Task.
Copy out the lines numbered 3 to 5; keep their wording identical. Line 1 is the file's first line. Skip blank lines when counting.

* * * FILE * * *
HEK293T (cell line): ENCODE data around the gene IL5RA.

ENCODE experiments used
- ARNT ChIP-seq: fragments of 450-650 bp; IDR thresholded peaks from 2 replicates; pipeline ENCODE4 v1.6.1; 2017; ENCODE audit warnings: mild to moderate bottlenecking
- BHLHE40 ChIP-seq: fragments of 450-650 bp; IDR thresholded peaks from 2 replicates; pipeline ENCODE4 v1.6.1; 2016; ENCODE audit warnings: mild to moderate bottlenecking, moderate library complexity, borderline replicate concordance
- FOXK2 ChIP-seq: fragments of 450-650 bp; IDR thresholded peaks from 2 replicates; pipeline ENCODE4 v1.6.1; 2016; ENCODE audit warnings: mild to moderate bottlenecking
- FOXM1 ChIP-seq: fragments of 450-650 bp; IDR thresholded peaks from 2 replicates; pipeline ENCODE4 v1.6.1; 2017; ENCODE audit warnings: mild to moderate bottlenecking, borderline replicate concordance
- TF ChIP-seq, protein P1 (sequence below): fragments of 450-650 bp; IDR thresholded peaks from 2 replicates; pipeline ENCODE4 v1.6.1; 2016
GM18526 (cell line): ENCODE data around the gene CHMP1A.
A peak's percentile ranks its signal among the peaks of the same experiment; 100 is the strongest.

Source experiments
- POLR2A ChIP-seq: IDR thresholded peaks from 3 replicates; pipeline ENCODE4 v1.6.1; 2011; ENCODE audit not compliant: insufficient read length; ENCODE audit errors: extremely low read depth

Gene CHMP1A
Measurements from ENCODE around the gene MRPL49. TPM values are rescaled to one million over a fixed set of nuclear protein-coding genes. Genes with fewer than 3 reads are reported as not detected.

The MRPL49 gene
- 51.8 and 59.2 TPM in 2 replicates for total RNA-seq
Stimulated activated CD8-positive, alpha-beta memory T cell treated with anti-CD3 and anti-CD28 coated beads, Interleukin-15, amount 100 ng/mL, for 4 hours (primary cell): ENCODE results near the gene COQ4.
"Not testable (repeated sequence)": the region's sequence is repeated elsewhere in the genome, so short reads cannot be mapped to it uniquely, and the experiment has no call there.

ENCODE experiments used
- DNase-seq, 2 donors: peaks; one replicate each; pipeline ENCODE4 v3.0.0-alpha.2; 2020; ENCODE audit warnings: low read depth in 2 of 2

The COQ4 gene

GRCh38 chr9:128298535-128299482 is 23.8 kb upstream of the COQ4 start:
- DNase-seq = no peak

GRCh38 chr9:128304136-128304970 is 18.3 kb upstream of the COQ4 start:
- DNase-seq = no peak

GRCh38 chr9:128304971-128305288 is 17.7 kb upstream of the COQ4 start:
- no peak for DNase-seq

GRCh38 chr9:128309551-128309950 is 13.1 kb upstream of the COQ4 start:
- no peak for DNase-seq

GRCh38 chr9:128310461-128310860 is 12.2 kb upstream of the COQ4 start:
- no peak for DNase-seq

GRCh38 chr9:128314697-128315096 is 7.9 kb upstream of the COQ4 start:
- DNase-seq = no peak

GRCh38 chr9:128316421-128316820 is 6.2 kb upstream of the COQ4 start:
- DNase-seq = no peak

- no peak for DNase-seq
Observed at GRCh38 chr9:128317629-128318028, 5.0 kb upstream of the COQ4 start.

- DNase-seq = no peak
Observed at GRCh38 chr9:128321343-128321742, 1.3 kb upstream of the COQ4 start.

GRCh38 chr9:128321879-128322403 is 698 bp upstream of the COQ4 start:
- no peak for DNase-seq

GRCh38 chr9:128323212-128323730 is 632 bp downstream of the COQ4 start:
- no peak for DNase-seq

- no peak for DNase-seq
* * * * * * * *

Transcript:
- ARNT ChIP-seq: fragments of 450-650 bp; IDR thresholded peaks from 2 replicates; pipeline ENCODE4 v1.6.1; 2017; ENCODE audit warnings: mild to moderate bottlenecking
- BHLHE40 ChIP-seq: fragments of 450-650 bp; IDR thresholded peaks from 2 replicates; pipeline ENCODE4 v1.6.1; 2016; ENCODE audit warnings: mild to moderate bottlenecking, moderate library complexity, borderline replicate concordance
- FOXK2 ChIP-seq: fragments of 450-650 bp; IDR thresholded peaks from 2 replicates; pipeline ENCODE4 v1.6.1; 2016; ENCODE audit warnings: mild to moderate bottlenecking